Domestically, what is in issue is this: on what possible moral basis does the Oireachtas claim the right to restrict the public expression of opinion?
Once again, the remedy for such social ills is to hand; introduce forms of proceedings in court called Multi-Party Actions.
That imaginary Manhattan of 1942 will live forever and will defeat all other versions of Manhattan from any time.
We should, however, know what it would be like if we do find ourselves as a Plaintiff or a Defendant in litigation.
The proposal needs urgent attention; the register of postal voters needs to be urgently up-dated.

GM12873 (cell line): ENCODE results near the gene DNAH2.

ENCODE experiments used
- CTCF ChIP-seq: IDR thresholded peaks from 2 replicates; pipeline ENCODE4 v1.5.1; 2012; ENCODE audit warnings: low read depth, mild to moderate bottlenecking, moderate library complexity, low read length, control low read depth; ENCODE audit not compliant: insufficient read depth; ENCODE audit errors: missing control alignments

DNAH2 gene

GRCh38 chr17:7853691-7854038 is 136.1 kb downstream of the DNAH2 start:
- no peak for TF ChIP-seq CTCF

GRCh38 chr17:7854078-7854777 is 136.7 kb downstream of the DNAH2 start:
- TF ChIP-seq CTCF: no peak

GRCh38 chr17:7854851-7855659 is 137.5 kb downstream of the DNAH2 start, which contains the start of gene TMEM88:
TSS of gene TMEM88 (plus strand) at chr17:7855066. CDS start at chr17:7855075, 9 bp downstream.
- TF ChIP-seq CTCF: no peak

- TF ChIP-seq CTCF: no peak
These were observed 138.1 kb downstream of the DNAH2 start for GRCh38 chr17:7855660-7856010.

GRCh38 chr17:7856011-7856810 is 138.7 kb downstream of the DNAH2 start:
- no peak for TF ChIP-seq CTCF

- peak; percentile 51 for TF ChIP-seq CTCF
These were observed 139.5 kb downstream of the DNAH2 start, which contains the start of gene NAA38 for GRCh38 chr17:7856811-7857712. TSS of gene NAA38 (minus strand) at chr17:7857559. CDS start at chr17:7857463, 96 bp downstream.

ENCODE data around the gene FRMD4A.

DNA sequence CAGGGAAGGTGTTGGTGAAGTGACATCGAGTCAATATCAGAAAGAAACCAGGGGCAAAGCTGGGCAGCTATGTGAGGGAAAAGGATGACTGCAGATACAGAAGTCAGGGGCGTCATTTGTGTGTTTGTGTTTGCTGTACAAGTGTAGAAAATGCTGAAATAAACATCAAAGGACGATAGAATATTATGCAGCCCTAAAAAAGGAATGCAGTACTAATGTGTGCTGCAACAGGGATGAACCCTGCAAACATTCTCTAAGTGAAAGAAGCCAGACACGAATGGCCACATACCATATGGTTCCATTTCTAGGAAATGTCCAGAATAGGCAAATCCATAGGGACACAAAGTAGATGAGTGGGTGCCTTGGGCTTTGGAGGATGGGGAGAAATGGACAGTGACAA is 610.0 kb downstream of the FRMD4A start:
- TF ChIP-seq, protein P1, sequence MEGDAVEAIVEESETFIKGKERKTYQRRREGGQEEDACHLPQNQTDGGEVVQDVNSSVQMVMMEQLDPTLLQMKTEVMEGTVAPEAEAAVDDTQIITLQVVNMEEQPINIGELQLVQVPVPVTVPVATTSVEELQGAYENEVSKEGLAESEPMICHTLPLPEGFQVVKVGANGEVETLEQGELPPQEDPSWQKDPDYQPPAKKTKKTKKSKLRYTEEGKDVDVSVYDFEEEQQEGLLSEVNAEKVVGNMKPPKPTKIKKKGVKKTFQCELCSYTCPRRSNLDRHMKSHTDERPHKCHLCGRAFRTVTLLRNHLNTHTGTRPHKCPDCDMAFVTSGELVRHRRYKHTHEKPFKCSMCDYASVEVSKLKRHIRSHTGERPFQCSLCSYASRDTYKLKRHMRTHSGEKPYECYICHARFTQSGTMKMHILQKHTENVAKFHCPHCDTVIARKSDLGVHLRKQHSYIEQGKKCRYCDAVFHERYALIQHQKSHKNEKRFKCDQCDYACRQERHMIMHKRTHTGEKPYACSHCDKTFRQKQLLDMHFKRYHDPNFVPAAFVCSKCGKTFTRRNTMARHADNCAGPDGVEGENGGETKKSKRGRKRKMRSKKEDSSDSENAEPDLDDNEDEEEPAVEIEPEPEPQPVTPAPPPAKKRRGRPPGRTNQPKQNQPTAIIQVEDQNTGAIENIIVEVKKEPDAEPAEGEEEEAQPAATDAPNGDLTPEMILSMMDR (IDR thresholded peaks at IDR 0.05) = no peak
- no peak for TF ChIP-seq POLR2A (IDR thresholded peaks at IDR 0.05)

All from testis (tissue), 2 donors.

Even so, we should not forget that Taoiseach Brian Cowen and Minister for Finance Brian Lenihan are both lawyers (and it doesn’t get more centralised than where they are) and there is, or was, (this writer thinks) no checklist in the world that would have prevented them from wrecking the Irish economy.
We now know that barristers and solicitors are very poor judges of economic and financial matters. They (barristers) are the pool from which the judiciary are drawn. Why should they think they are superior?
Real justice would recognise the inequality of arms in this struggle. The formal equality of litigants is often illusory. Lawyers know this and act accordingly.